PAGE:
Also cross-join-operations can be estimated by using the concept according to the invention. By using the cross-join-operation, all rows of the first data column R will be joined with all rows of the second data column-i S. Cross-join-operation returns the Cartesian product of rows from columns in the join. In other words, it will produce rows which combine each row from the first data column R with each row from the second data column S. There-fore, the number of rows of the cross-joined table T can be estimated using the following eguation: Fin:. L') = IU&X (L f(z)dx; o'L max ( LL*g.(4dx, 0) (fonmfla 12) -18 -wherein xj=yn=a; x= y=b; x,ye [a,b]; It is worth noting that in formulas 6, 7, 9, 10 and 11 the number of unique value u,u2!= 0.

In a second embodiment of the invention, the number of rows of the joined table I is also determined based on statistical information derived out of samples of the first and second data columns R, 3, but the samples are used for calculating the exact nurrfber of rows of a sarrple-joined table, which is the result of joining both samples and extrapolating the derived result to the whole section or domain.

To estimate the number of rows of the joined table I according to the sec-ond embodiment of the invention, the following equation can be used: k' Eta = P(S. 5:) ç (forntla 13) wherein x:j-a; x1e [a,b]; f(x) : density distribution function of the first data column R; g(x): density distribution function of the second data column 3; a, b: starting row and end row of the respective columns which are incorporated into the join; S: samples randomly chosen from section [x1;x-1] from the first data columns R; S: samples randomly chosen from section [x1;x1r] from the second data columns 5; r(sLs.).. exact number of rows by applying a join-operation on the samples s±: and S; -19 -number of values within the samples; F(a,b): estimated number of rows of the resulting joined table by joining first and second data column R, S in the interval [a,b] -The first term r.is,s.) within formula 13 represents the exact calculation of number of rows of the joined table based on samples of data, the second term represents a factor expressing how many times the set of data contained in the section [x1;x-] of the first data column R is bigger than the sample of data of the first data column P. and the third term EeL represents a factor expressing how many times the set of data contained in the section [x;x1+1H of the second data column S is bigger than the sample of data of the second data column S. The main advantage of the second embodiment is that it can be used for all kinds of join-operations. It is only required to calculate the join of the sample data based on the respective join-operation to be estimated.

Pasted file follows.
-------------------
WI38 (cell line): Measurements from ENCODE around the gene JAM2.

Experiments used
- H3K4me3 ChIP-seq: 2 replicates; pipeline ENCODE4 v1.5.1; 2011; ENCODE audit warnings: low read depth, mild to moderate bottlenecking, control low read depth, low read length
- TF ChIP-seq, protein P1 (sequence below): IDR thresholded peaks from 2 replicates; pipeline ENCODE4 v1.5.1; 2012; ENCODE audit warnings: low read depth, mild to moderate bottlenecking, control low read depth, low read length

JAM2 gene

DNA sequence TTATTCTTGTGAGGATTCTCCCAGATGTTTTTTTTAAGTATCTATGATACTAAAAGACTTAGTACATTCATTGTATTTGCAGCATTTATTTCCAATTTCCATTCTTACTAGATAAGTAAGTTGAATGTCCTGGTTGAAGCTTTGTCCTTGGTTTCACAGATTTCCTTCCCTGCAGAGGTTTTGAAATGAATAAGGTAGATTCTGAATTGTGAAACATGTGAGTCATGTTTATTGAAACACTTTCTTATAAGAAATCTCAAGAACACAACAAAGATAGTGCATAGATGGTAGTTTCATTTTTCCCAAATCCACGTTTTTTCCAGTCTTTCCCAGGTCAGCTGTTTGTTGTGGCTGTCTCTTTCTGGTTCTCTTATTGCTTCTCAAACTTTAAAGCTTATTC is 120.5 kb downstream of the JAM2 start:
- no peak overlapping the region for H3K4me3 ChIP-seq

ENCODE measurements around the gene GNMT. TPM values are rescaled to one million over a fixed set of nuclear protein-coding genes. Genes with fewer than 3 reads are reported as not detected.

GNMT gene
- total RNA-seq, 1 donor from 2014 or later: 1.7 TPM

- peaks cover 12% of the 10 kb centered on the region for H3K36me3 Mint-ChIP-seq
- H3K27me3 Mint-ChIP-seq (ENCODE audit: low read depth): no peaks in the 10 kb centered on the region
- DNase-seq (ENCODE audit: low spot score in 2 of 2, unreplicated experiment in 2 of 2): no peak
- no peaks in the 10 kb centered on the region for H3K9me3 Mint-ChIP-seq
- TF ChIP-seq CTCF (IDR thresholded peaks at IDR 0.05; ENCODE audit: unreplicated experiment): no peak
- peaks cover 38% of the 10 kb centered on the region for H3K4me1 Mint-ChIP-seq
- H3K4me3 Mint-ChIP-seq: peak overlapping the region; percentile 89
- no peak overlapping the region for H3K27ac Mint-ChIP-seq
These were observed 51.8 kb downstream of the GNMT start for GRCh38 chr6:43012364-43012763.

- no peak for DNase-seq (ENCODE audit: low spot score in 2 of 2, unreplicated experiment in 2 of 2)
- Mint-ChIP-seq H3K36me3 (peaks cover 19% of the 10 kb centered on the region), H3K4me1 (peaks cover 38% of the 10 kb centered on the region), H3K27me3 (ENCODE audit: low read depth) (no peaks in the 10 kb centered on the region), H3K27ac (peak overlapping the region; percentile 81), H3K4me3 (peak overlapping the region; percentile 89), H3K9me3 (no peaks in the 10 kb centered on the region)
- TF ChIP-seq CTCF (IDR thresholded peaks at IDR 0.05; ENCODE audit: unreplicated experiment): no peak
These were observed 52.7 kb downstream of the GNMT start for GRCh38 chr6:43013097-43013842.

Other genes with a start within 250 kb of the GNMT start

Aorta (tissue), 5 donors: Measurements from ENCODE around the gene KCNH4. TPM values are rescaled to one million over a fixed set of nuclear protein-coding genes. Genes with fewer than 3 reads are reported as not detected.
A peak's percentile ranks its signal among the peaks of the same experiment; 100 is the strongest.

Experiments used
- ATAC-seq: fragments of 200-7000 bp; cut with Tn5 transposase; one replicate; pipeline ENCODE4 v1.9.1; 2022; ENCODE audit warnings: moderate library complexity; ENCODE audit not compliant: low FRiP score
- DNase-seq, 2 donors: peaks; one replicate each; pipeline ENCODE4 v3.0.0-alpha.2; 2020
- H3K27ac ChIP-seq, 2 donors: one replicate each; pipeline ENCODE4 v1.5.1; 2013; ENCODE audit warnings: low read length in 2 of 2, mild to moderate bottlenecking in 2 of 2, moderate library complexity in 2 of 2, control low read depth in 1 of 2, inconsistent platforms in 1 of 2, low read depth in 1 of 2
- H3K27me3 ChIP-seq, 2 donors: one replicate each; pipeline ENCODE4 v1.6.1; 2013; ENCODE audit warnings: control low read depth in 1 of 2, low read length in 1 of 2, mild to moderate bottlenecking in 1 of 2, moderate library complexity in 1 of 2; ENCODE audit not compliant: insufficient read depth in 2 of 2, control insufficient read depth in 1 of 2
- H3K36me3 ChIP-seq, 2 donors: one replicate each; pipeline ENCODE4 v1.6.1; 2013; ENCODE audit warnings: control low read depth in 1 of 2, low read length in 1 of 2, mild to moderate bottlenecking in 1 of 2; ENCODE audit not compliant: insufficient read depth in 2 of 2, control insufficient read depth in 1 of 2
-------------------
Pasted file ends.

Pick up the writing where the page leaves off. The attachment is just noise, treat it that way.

Phile the foregoing has been with reference to particular embodiments of the invention, it will be appreciated by those skilled in the art that changes in these embodiments may be made without departing from the princi- ples and spirit of the invention, the scope of which is defined by the ap-pended claims.

Claims (15)

  1. -20 -C L A I N S1. A computer-implemented method for estimating the cardinality of a ta- ble (I) obtained by joining at least a first data column (R) and a se- cond data column (5) each comprising attribute values, the method corn-prisirig the following steps: -providing a first density distribution function f(x) describing the frequency of the attribute values of the first data column (R); -providing a second density distribution function (g(x)) describing the frequency of the attribute values of the second data column (5); -providing a first information on values in the first data column (R) based on a sample of values of the first data column CR), -providing a second information on values in the second data column (5) based on a sample of values of the second data column (5) and -estimating the cardinality of the joined table (I) based on the first and second density distribution function (f(x), g(x)) and the first and second information on values.